Cognitive impairments after stroke can affect people’s confidence and mood as well as their ability to recover. PRECiS stands for ‘Patient-Reported Evaluation of Cognitive State’.
Published in the journal, Neurorehabilitation and Neural Repair, a new Stroke Association funded study suggests people who are in the chronic stages of stroke will improve their reaching accuracy at the speed at which they train their reaching movement.
A new review of research into NIBS (non-invasive brain stimulation) for recovery of leg movement and walking examines its pros and cons.
New study suggests that task-specific reach-to-grasp training for arm and hand rehabilitation is feasible for stroke survivors to perform, and acceptable for them to do.
A new study shares insights learned from the recruitment of study participants to the 'VISION' trial, and how this may inform future, similar trials.
This study looks at finding non-invasive brain stimulation to improve word-finding abilities in stroke survivors.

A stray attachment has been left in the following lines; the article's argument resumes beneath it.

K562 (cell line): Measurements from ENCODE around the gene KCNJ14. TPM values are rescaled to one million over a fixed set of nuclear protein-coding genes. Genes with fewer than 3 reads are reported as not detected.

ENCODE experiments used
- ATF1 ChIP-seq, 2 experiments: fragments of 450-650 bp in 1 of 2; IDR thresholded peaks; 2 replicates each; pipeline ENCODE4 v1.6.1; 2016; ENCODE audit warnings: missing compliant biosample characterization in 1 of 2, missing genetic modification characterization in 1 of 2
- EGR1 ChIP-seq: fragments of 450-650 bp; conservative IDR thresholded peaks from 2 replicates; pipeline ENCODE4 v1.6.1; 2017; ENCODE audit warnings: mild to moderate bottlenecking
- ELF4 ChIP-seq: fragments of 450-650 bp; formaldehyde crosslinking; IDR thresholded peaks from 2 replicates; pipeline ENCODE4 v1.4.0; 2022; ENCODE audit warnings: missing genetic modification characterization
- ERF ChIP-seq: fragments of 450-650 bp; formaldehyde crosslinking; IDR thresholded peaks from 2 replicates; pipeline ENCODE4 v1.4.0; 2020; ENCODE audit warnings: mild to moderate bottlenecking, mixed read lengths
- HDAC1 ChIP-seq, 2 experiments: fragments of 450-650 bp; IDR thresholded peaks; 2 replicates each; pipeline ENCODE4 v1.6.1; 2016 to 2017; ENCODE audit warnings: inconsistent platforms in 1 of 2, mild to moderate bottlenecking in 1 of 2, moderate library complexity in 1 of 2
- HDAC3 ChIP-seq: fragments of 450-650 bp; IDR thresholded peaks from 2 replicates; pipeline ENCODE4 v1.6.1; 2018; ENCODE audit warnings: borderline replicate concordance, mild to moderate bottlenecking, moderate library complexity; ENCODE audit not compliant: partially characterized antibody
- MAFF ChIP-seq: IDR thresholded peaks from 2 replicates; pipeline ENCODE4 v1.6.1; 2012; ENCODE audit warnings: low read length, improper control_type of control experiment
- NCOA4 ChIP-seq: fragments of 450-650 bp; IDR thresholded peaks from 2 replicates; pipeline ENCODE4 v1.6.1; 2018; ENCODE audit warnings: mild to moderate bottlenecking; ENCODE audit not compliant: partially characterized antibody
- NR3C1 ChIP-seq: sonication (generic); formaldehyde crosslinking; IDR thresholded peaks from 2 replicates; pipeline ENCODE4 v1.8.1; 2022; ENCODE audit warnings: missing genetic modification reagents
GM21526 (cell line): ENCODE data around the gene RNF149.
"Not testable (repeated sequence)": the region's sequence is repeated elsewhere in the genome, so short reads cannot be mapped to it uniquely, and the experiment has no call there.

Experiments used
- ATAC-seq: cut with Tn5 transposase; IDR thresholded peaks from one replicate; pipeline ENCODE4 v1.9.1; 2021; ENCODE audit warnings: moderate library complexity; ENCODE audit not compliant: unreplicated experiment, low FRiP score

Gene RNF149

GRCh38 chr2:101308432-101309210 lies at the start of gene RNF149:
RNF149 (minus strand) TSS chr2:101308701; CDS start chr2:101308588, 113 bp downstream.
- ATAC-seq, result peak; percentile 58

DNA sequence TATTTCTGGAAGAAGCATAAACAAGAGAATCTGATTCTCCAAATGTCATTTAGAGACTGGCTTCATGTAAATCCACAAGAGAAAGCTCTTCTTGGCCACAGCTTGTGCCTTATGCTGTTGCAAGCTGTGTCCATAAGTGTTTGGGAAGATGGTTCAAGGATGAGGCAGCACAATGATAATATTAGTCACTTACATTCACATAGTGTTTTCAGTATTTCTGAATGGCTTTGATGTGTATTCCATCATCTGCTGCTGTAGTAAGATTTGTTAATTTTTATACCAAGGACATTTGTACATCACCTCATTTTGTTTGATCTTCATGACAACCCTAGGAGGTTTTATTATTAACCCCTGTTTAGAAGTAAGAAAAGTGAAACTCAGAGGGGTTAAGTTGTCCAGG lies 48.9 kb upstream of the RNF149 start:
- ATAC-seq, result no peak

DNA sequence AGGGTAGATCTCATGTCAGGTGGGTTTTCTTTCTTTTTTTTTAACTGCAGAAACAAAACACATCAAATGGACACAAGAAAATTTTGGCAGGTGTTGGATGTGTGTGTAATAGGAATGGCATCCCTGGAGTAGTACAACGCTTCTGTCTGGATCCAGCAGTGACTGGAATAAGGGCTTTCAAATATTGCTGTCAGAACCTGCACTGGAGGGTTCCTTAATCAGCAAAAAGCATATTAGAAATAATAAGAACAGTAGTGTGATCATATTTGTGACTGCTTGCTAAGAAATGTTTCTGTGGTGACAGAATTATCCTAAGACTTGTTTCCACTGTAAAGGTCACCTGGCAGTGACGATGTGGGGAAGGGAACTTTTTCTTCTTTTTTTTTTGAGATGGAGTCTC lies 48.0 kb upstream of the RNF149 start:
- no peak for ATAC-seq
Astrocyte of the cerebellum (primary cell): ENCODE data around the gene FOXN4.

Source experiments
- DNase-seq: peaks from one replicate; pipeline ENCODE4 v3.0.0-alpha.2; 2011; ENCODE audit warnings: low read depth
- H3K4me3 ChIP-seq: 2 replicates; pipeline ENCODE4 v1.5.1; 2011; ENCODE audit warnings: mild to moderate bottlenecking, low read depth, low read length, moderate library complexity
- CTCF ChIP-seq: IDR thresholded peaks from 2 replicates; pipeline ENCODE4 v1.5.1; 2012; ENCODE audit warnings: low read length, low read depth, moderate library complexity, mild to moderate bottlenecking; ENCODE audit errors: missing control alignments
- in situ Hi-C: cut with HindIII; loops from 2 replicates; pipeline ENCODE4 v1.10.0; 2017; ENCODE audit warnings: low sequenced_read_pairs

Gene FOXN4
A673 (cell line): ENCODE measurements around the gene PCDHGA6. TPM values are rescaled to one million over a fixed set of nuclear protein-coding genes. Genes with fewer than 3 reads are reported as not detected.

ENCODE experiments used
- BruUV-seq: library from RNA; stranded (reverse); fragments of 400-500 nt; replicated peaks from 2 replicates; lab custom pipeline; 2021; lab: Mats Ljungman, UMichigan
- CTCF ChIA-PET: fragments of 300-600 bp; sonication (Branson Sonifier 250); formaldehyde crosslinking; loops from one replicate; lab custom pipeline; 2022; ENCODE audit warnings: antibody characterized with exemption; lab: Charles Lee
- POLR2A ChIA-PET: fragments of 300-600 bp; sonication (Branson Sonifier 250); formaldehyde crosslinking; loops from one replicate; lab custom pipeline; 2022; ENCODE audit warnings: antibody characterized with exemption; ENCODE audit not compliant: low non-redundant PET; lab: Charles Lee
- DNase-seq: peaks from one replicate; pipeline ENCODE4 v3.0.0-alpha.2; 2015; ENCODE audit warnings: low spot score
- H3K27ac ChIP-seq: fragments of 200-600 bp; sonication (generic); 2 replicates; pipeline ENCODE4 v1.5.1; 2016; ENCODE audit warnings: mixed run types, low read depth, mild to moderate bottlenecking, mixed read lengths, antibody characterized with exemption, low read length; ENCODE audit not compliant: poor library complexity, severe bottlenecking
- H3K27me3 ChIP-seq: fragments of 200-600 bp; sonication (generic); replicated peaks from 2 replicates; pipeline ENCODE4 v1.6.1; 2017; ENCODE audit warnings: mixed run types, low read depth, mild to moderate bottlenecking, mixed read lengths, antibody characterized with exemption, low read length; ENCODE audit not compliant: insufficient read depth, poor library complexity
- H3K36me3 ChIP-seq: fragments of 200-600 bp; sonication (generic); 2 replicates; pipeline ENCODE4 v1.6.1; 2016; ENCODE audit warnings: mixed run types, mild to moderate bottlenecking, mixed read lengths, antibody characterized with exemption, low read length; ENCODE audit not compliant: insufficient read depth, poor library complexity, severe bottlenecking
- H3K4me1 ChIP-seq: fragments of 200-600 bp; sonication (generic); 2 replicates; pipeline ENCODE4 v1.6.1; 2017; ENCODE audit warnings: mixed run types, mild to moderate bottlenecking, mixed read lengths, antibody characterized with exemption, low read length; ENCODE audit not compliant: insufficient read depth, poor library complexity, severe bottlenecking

These summaries of our completed research projects highlight what work was undertaken, which aims were achieved and where the research is going next.
Testing the idea that fatigue occurring after stroke is due to changes in the brain regions controlling the muscles using non-invasive brain stimulation and brain imaging techniques in 142 stroke patients, half of who will be those who complain of fatigue.
We are yet to understand the differences between those individuals who do and do not spontaneously recover language comprehension abilities. This research aims to uncover these differences.
Researchers are looking for the conditions of Transcranial direct current stimulation (tDCS) which offer the optimum improvement in re-learning of movement.